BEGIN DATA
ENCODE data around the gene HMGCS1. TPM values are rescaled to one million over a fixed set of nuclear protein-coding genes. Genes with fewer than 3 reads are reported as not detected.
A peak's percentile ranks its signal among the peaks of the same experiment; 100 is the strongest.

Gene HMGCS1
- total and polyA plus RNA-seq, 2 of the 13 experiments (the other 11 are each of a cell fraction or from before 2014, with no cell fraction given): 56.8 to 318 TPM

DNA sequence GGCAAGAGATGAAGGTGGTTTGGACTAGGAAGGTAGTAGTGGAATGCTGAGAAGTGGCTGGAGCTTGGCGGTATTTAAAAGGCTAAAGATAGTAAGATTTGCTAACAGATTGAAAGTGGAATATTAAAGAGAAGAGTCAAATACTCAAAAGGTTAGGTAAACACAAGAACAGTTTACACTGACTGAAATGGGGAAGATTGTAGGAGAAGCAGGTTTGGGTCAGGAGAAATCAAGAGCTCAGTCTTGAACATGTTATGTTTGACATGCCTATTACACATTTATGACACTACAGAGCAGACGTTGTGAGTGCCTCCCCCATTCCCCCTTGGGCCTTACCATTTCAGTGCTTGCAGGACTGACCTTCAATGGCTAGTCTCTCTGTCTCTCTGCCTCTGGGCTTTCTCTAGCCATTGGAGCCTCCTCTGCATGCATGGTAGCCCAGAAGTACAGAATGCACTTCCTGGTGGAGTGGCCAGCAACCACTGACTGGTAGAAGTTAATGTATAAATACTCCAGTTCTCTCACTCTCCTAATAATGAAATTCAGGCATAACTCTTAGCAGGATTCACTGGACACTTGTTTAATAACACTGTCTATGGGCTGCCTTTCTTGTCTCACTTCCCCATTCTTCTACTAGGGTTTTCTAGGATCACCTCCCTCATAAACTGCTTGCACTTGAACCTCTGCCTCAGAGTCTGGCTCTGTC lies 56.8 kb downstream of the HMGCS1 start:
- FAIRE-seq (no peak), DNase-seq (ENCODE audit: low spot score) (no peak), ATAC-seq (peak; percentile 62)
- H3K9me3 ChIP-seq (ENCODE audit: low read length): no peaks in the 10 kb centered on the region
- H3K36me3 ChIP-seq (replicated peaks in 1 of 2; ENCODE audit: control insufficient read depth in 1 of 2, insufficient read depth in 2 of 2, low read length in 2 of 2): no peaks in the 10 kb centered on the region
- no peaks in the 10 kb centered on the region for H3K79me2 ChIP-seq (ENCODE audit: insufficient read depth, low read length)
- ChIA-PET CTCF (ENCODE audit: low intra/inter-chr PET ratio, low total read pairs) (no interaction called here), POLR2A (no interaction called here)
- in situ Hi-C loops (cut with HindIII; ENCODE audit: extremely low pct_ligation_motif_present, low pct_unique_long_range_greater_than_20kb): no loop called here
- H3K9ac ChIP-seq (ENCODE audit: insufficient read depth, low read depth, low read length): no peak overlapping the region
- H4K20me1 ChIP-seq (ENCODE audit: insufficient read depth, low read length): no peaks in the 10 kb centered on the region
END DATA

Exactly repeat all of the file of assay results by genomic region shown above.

ENCODE data around the gene HMGCS1. TPM values are rescaled to one million over a fixed set of nuclear protein-coding genes. Genes with fewer than 3 reads are reported as not detected.
A peak's percentile ranks its signal among the peaks of the same experiment; 100 is the strongest.

Gene HMGCS1
- total and polyA plus RNA-seq, 2 of the 13 experiments (the other 11 are each of a cell fraction or from before 2014, with no cell fraction given): 56.8 to 318 TPM

DNA sequence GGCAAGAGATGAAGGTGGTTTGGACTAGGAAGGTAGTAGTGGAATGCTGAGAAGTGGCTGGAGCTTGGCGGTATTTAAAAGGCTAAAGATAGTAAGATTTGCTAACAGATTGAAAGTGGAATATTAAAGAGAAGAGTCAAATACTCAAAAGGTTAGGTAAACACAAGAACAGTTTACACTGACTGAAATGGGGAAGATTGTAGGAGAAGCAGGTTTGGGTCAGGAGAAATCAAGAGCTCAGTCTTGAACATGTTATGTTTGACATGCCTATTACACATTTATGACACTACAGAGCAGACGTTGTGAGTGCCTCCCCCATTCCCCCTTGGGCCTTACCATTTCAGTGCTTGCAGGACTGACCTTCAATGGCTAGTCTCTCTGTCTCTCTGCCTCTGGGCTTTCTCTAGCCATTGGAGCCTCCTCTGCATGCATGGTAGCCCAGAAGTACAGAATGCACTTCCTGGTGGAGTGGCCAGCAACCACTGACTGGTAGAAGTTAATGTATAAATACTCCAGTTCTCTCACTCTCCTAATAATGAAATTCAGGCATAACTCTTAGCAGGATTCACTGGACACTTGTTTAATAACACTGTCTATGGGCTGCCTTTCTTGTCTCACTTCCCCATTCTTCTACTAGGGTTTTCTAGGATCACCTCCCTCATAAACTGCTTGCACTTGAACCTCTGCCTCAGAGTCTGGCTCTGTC lies 56.8 kb downstream of the HMGCS1 start:
- FAIRE-seq (no peak), DNase-seq (ENCODE audit: low spot score) (no peak), ATAC-seq (peak; percentile 62)
- H3K9me3 ChIP-seq (ENCODE audit: low read length): no peaks in the 10 kb centered on the region
- H3K36me3 ChIP-seq (replicated peaks in 1 of 2; ENCODE audit: control insufficient read depth in 1 of 2, insufficient read depth in 2 of 2, low read length in 2 of 2): no peaks in the 10 kb centered on the region
- no peaks in the 10 kb centered on the region for H3K79me2 ChIP-seq (ENCODE audit: insufficient read depth, low read length)
- ChIA-PET CTCF (ENCODE audit: low intra/inter-chr PET ratio, low total read pairs) (no interaction called here), POLR2A (no interaction called here)
- in situ Hi-C loops (cut with HindIII; ENCODE audit: extremely low pct_ligation_motif_present, low pct_unique_long_range_greater_than_20kb): no loop called here
- H3K9ac ChIP-seq (ENCODE audit: insufficient read depth, low read depth, low read length): no peak overlapping the region
- H4K20me1 ChIP-seq (ENCODE audit: insufficient read depth, low read length): no peaks in the 10 kb centered on the region